Guest Columns

Cheese Technology

Blue cheeses offer nutritional and therapeutic benefits

Dr. Mali Reddy

Dr. Mali Reddy serves as president of the American Dairy and Food Consulting Laboratories and International Media and Cultures (IMAC Inc.), Denver Colorado. He holds several degrees including Doctor of Veterinary Medicine, M.S. and Ph.D. degrees in food technology and microbiology. He is a guest columnist for this week’s issue of Cheese Market News®.

Collectively, blue-veined cheeses are made using lactic acid-producing primary starter cultures (belonging to genera Lactococcus and strains of leuconostoc) and the secondary Penicillium roqueforti mold starter (predominantly mold spores). They include Roquefort (France), Danish Blue or Danablu (Denmark), Gorgonzola (Italy) and Stilton (Britain), and of course in the United States there is a standard of identity for “blue cheese.”

According to the U.S. standard of identity, blue cheese has a minimum milkfat content of 50 percent by weight of the solids and a maximum moisture content of 46 percent by weight. Nutritional facts of 1 ounce of blue cheese include total fat of 8.1 grams (which includes 5.3g of saturated fat) and 6.1 grams of protein. On the basis of percentage daily values, an ounce of blue cheese will contribute 12 percent of the daily value of total fat and 27 percent of the daily value of the saturated fat. Cholesterol amounts to 7 percent of the Recommended DietaryAllowance (RDA) and sodium is 14 percent of the RDA.

People tend to love or hate blue-veined cheeses. Among those who don’t like them, some say the flavor is too strong. For others, concerns about blue-veined cheeses include:

• My doctor told me not to eat blue cheese because it has penicillin in it, which I am allergic to.

• I was told that the blue cheese mold is bad for health since it produces mycotoxins and aflatoxins that will harm my health.

• Blue cheese has high amounts of sodium, fat and cholesterol, and I am concerned it will cause heart disease.

• I have celiac disease, and I was told the Penicillium roqueforti mold used to make blue cheese has wheat in it with gluten as an active compound.

• People shouldn’t eat things with mold in it.

• I have lactose intolerance, and I do not want to eat blue cheese because according to my doctor blue cheese has a lot of lactose.

This column is for those who don’t eat blue-veined cheeses because of any of the above statements, all of which are myths.

Contrary to the thinking of some, the secondary starter Penicillium roqueforti does not produce the antibiotic penicillin, mycotoxins or aflatoxins. Regarding the high fat issue, preliminary clinical research on mice (in France) shows that the lipolyzed fat in blue cheese, although saturated, gets excreted by combining with other compounds and minerals and does not contribute to the accumulation in arteries to cause heart disease. The Canadian Celiac Association says analysis of blue cheese samples conducted at Health Canada’s Food Research Division found that neither cultures used with gluten-containing media nor those used with wheat-based dextrose exhibited detectable levels of gluten in the finished blue cheese. And finally, there is not enough lactose in blue cheese to cause lactose intolerance.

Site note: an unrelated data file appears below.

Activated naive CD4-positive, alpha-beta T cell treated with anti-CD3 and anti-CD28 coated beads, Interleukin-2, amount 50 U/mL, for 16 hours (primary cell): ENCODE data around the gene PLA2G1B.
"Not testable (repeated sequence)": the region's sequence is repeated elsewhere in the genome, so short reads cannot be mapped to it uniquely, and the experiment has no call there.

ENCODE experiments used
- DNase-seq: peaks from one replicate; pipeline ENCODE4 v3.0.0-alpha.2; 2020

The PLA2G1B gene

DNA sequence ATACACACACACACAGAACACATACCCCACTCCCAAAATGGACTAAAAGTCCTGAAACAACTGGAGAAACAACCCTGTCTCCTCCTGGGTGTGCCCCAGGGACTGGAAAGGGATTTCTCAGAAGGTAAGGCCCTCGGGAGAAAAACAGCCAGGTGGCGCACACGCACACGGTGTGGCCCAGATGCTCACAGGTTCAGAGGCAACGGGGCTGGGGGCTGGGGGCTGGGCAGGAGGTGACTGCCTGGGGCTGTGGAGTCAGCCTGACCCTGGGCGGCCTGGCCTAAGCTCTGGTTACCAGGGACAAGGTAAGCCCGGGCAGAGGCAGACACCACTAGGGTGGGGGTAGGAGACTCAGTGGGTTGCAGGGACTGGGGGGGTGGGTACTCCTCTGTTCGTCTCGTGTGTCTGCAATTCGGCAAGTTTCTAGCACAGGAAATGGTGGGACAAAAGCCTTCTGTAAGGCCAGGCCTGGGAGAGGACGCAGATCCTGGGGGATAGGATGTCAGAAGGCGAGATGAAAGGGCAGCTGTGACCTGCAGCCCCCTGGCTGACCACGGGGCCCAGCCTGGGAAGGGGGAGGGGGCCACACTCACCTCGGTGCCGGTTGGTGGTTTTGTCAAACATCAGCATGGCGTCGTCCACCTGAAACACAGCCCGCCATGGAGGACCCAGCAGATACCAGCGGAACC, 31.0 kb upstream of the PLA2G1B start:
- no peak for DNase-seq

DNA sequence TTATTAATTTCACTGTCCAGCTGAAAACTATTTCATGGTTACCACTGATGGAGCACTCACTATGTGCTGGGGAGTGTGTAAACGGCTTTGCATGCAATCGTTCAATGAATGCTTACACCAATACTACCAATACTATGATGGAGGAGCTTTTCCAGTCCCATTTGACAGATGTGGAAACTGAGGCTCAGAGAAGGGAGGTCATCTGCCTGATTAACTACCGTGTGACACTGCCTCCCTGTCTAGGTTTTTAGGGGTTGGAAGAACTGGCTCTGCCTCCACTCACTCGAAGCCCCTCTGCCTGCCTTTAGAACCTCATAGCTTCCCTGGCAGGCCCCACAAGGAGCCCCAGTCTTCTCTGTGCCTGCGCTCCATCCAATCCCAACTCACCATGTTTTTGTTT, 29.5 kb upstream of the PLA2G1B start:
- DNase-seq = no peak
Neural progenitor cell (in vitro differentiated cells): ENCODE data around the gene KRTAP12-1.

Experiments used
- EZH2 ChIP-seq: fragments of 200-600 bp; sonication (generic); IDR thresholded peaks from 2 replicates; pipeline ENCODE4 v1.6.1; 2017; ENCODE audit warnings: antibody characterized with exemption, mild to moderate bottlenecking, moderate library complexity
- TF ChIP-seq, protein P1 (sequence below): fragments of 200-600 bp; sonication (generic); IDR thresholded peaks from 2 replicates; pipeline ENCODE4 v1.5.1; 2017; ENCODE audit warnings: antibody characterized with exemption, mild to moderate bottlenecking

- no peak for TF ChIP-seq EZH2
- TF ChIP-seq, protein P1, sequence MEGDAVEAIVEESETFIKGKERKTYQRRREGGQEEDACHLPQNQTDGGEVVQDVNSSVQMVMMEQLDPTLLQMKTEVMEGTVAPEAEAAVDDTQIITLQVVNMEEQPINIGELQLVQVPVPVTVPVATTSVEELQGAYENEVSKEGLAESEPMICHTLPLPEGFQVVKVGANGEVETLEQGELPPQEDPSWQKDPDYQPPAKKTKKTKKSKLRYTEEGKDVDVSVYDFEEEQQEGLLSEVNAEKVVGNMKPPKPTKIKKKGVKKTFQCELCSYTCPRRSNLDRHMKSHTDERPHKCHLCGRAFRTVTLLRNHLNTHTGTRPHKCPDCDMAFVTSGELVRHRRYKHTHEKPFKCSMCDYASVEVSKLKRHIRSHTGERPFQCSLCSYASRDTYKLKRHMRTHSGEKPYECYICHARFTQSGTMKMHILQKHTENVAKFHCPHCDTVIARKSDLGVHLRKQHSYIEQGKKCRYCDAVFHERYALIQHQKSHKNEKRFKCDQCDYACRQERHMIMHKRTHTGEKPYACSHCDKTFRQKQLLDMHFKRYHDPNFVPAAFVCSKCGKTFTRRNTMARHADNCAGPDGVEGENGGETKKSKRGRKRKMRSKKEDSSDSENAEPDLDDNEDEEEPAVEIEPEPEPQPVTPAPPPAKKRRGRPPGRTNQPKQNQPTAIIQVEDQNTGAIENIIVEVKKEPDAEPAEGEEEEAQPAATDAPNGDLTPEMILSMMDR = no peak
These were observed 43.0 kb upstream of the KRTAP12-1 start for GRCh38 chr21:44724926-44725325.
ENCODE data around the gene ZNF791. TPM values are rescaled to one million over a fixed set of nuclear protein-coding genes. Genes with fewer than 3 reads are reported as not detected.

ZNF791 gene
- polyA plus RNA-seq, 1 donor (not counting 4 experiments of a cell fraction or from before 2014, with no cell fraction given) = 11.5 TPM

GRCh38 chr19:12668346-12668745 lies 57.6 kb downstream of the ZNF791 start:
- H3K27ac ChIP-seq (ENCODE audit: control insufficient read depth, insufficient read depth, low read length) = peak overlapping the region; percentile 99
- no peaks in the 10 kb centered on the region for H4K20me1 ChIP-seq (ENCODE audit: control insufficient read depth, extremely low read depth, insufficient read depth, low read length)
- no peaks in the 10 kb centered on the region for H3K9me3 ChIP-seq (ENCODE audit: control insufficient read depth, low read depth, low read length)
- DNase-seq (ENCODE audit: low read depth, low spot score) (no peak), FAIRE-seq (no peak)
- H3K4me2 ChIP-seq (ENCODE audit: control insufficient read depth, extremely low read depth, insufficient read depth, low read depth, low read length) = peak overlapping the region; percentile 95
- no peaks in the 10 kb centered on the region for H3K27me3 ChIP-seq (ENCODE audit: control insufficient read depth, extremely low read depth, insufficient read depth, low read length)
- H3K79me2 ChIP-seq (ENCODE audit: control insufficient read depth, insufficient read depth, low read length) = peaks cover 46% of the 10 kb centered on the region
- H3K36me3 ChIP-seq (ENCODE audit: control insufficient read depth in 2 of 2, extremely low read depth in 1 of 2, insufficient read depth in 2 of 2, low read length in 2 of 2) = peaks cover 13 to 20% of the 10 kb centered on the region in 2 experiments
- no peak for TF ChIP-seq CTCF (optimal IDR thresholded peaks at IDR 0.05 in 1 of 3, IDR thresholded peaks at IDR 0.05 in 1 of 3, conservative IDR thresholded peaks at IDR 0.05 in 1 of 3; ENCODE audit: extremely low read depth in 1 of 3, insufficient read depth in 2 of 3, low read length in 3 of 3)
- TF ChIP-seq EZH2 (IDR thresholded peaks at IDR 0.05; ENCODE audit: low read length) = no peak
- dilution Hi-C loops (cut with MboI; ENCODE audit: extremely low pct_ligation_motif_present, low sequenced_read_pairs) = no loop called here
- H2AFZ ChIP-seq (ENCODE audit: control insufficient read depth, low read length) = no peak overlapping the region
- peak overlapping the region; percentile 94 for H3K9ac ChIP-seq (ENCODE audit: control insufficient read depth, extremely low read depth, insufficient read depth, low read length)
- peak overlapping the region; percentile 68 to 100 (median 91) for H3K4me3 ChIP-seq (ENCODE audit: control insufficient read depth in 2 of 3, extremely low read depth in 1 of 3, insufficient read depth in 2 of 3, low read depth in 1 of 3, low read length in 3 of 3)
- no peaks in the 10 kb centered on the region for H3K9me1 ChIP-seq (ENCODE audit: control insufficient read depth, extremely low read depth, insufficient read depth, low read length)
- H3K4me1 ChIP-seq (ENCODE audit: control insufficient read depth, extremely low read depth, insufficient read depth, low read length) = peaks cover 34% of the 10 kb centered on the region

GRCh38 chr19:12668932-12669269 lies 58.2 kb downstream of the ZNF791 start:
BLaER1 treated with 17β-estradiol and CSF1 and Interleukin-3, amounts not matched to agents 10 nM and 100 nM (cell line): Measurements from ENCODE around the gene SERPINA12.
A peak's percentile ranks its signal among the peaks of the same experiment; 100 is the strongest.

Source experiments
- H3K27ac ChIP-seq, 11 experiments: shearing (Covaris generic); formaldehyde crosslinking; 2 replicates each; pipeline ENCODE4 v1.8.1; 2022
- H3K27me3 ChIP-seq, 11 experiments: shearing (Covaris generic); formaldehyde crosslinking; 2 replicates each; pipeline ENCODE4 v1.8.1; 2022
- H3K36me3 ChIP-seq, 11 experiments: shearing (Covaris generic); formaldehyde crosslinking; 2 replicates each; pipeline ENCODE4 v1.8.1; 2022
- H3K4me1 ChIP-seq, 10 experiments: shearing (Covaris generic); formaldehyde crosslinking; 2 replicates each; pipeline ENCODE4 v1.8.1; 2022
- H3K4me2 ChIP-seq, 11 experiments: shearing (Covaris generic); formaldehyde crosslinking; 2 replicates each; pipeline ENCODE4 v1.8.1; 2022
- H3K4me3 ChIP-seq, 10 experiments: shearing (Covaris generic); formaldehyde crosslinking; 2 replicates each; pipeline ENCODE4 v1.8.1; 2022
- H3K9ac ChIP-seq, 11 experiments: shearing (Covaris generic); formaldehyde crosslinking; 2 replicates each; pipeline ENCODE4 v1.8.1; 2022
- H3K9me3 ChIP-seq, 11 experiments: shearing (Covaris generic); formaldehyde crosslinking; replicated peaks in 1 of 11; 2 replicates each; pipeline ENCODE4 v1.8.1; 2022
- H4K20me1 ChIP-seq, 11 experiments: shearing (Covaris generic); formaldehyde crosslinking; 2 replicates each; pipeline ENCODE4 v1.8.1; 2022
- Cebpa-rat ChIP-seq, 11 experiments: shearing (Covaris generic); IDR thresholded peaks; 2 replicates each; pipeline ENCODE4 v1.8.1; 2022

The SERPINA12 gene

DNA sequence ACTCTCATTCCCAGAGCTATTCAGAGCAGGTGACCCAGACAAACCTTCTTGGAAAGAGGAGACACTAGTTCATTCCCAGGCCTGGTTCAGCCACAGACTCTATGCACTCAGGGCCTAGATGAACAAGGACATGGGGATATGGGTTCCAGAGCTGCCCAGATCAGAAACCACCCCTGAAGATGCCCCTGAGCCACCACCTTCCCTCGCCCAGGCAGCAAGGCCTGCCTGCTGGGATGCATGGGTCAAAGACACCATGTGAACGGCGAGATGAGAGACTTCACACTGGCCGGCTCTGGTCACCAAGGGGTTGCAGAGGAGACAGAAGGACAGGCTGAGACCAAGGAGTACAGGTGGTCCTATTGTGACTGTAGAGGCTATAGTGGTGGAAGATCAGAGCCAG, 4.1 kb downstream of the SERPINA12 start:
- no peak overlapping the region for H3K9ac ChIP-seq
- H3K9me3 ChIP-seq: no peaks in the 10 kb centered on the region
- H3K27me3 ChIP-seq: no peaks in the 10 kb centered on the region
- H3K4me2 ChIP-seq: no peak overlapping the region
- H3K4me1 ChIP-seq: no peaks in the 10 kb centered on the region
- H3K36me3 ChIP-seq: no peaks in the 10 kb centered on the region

Meanwhile, there are many health benefits of blue cheese. The enzymes in blue cheese break down the milk proteins and fat in the blue cheese, making it easier to digest than some cheeses. In addition, these enzymes also assist the digestion of the other foods we traditionally consume to significantly improve digestion.

Like other dairy products, blue cheeses contain calcium and phosphorous to improve the bone and skeletal health.

In addition, Penicillium roqueforti used in the manufacture of the blue cheese can grow even at a lowest concentration of 0.3 percent oxygen and in the presence of 20 to 25 percent carbon dioxide. Thus, I can argue that certainly this beneficial mold can survive and establish in the GI tract (to a limited extent) to qualify itself as a beneficial probiotic. The mere fact that other probiotic bacterial strains coexist along with the Penicillium roqueforti in blue cheese partially proves the fact it can survive symbiotically and exert positive benefits in the human GI tract. Other health benefits might include anti-inflammatory effects to protect from cardiovascular diseases and arthritis, the prevention of cellulite formation and immune system improvements.

This could be the reason why several European cultures eat blue-veined cheese, despite their strong flavor, as part of the dessert course: to improve digestion and derive other health benefits. Americans might do well to do the same.


The views expressed by CMN’s guest columnists are their own opinions and do not necessarily reflect those of Cheese Market News®.

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